Fierce winds may hold up your ball, carry it hither and thither before finally casting it astray. Balls drop into yellow gorse, thistles and wispy white grasses in rough so dense that Bonnie Prince Charlie could hide from an army of searching Sassenachs for eternity.
Rough so thick, so impenetrable, that it works its way into the players’ psyche. Occasionally a hobby falcon hovers, battling the squalls, sharp eyes oblivious to dozens of lost balls as it seeks its prey.
And yet, coastal firm fairways drained fast by underlying sand, can be a dream to play. Few club golfers will have played greens as true as these. Though beware of those upturned saucer greens. Overhit a chip and your ball will slide away to nestle amongst thistles. Score a birdie or two here and you will have heroic tales to tell at those 19th holes for years to come.
Golf is always a game of risk and reward but on the Kittocks and Torrance courses, the elements conspire to accentuate the risk. For those hoping to qualify for the Open caution was not an option (nor a swig of whisky from a Harris Tweed covered hip-flask.) They had to attack, going for Braveheart glory, searching out booming drives, looking for extra yards on the Par 5s setting up the short irons, that might just produce a birdie chance. Glad that at breakfast they had stocked up on porridge and haggis for the challenges ahead. A long drive and a saved stroke could be the difference between playing the British Open at Port Rush and watching it, in frustration, on television. Next year golfers will be battling for a place at the 149th British Open at Royal St Georges.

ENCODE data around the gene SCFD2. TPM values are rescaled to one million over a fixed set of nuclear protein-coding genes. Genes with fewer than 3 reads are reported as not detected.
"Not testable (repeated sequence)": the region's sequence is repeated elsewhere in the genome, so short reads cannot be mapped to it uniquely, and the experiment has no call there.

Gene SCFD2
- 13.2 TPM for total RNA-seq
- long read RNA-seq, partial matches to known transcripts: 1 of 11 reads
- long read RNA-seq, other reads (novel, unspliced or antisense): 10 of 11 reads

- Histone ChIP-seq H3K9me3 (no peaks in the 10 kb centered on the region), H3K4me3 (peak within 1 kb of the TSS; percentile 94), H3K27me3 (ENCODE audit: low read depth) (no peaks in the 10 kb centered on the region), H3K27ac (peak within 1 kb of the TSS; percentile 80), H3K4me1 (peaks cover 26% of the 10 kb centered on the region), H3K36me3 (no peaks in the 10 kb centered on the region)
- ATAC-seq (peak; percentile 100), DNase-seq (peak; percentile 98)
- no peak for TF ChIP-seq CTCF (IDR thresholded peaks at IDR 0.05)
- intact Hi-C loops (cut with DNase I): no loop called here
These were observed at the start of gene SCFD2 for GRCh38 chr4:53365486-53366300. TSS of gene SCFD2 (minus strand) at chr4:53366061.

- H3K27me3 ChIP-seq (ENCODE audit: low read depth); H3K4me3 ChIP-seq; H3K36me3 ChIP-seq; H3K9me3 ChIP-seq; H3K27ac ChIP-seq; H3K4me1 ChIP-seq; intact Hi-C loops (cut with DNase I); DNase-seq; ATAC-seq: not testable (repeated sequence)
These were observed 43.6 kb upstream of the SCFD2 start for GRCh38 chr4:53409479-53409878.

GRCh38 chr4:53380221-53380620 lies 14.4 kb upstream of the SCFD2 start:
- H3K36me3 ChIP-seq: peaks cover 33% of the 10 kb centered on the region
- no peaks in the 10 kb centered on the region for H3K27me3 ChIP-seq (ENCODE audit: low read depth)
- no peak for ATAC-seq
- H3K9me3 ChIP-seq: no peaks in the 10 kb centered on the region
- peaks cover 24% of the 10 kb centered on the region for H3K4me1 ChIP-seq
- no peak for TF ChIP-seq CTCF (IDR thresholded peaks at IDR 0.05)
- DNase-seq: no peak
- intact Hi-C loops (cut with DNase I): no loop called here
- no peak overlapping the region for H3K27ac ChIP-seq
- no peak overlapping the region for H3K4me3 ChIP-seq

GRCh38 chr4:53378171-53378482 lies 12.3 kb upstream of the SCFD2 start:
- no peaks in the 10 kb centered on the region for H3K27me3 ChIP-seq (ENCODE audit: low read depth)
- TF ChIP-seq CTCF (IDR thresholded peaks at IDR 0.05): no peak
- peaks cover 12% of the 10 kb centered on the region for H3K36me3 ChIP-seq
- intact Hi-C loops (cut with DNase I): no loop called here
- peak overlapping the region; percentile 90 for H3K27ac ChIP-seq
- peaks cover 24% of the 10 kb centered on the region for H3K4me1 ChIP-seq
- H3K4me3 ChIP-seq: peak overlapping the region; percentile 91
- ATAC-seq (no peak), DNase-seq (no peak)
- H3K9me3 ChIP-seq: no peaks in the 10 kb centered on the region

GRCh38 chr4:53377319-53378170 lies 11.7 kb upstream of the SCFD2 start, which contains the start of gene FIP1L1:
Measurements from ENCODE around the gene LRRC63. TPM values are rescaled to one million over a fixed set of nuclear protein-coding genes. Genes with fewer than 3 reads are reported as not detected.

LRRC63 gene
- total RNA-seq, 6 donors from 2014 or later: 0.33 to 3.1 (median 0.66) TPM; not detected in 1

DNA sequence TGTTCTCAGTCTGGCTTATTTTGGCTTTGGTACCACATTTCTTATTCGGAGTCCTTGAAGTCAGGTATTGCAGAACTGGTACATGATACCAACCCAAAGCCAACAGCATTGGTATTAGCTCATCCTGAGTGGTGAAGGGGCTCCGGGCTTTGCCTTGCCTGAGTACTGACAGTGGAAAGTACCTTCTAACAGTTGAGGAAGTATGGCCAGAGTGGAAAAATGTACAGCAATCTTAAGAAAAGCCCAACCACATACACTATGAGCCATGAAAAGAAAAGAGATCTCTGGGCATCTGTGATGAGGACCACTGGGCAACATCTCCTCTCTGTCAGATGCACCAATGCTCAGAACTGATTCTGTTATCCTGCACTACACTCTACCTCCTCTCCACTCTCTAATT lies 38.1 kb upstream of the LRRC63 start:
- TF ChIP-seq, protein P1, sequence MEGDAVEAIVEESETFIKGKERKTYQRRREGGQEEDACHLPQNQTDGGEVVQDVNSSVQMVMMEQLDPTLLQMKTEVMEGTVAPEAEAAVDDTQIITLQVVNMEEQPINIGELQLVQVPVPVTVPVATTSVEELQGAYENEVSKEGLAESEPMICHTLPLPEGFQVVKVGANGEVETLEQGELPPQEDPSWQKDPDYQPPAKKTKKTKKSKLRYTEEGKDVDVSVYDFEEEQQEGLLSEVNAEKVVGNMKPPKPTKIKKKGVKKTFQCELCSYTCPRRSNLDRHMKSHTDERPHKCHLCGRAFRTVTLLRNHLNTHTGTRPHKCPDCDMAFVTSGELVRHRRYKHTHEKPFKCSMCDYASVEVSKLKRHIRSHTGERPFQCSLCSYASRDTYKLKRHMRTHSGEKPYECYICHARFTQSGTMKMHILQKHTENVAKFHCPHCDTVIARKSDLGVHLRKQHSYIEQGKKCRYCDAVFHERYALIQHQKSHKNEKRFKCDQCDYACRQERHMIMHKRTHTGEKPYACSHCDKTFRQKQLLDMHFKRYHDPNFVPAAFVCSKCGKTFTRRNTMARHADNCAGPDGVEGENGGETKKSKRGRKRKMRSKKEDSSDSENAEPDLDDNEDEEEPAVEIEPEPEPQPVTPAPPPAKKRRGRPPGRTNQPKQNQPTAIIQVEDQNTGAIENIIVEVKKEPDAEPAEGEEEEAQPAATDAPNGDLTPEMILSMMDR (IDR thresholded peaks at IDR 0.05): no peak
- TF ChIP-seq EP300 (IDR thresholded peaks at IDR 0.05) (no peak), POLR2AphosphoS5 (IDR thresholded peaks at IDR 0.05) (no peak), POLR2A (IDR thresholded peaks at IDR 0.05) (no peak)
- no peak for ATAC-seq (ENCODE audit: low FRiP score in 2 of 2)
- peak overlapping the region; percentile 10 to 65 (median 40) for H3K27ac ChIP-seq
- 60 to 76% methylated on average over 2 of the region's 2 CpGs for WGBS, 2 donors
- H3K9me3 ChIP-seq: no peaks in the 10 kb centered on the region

Perhaps Rabbie Burns wasn’t talking about golf when he wrote, “The best-laid schemes o’ mice an’ men / Gang aft a-gley,” ( translation for Sassenachs: “often go astray”) but on these courses of babbling burns and braes, the margins between success and glory are so small. Schemes “gang aft a gley” rather more frequently here than on more forgiving courses.
If your ball heads towards the cold dark sea, look beyond for consolation, towards a lone fishing boat tossing on the waves. This is the boat that will catch lobster for your supper in the Fairmont St Andrew’s Bar and Grill. After a hard day of golf, you deserve the Seafood Platter, a Magnificent Maritime Seven: oysters, crab, both chunks of salmon and smoked salmon, crevettes, lobster and prawns. As you enjoy your supper, perhaps a Josper-grilled Scottish steak with moisture and taste sealed in, look down on golfers finishing the last few holes of the Kittocks course.
In the distance, there’s the historic ruins of St Andrews Cathedral and the beach where the iconic opening scene of Chariots of Fire was filmed. If that’s not enough romance for you don’t forget that it was in St Andrews where Wills met Kate.
Tell Me More About Fairmont St. Andrews
Fairmont St. Andrews, St. Andrews KY16 8PN
T: + 44 1334 837000
Nightly rates at Fairmont St Andrews start at £179 per night, based on two people sharing on a bed and breakfast basis
Full-price green fees are £95 for the either the Kittocks or Sam Torrance course but there are plenty of deals available, particularly for twilight tee-off times.